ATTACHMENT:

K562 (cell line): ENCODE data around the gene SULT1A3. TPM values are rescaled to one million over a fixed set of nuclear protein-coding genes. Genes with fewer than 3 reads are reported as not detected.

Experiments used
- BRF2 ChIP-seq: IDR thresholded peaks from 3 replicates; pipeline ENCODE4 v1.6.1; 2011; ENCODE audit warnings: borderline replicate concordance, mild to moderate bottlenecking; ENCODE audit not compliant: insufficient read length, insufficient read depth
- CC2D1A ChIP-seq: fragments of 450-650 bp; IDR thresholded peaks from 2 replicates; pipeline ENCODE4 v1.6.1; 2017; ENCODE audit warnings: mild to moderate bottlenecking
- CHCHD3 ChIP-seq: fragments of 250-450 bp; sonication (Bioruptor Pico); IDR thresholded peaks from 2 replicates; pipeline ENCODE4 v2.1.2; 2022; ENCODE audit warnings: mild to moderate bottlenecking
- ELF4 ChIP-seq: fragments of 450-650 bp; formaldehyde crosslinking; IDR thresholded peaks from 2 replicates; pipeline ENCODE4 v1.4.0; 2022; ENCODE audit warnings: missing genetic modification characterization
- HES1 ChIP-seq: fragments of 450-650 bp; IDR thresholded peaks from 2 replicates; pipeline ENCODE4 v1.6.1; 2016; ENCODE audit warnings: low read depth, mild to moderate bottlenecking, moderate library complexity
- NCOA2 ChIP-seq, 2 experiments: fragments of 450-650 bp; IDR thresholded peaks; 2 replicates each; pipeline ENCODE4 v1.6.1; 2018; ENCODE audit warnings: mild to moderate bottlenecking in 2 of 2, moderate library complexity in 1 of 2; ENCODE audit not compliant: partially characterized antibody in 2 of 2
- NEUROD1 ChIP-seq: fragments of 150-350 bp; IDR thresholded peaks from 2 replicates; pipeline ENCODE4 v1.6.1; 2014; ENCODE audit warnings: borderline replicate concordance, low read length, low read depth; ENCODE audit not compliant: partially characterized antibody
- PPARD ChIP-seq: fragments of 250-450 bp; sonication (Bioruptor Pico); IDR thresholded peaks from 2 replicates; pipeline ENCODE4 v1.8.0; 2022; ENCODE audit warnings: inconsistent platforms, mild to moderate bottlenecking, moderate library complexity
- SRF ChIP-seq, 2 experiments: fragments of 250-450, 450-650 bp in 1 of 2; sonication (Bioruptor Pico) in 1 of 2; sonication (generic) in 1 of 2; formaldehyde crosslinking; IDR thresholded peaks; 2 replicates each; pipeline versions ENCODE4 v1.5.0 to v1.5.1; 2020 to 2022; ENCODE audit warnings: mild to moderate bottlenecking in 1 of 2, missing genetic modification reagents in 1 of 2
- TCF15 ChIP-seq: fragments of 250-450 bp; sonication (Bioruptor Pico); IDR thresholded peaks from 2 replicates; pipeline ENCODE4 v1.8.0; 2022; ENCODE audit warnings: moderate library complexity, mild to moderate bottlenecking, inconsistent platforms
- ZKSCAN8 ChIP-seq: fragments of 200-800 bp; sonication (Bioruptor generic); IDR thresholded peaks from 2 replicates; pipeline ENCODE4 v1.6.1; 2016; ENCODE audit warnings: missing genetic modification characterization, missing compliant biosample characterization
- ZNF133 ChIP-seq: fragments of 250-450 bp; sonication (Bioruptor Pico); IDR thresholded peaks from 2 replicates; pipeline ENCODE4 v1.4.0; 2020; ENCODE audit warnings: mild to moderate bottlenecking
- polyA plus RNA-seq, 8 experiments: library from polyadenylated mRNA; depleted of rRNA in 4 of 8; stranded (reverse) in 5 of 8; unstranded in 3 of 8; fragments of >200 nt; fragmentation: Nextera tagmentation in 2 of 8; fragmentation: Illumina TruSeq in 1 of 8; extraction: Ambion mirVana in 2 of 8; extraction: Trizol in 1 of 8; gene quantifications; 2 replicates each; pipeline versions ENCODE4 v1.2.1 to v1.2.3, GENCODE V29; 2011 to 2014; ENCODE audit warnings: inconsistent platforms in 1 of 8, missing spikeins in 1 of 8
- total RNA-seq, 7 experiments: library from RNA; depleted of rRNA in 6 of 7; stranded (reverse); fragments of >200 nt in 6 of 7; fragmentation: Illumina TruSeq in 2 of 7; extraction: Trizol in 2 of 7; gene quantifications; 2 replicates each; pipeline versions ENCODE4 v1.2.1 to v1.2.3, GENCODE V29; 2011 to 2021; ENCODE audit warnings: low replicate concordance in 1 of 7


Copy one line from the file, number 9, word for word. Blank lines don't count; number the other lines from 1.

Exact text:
- NEUROD1 ChIP-seq: fragments of 150-350 bp; IDR thresholded peaks from 2 replicates; pipeline ENCODE4 v1.6.1; 2014; ENCODE audit warnings: borderline replicate concordance, low read length, low read depth; ENCODE audit not compliant: partially characterized antibody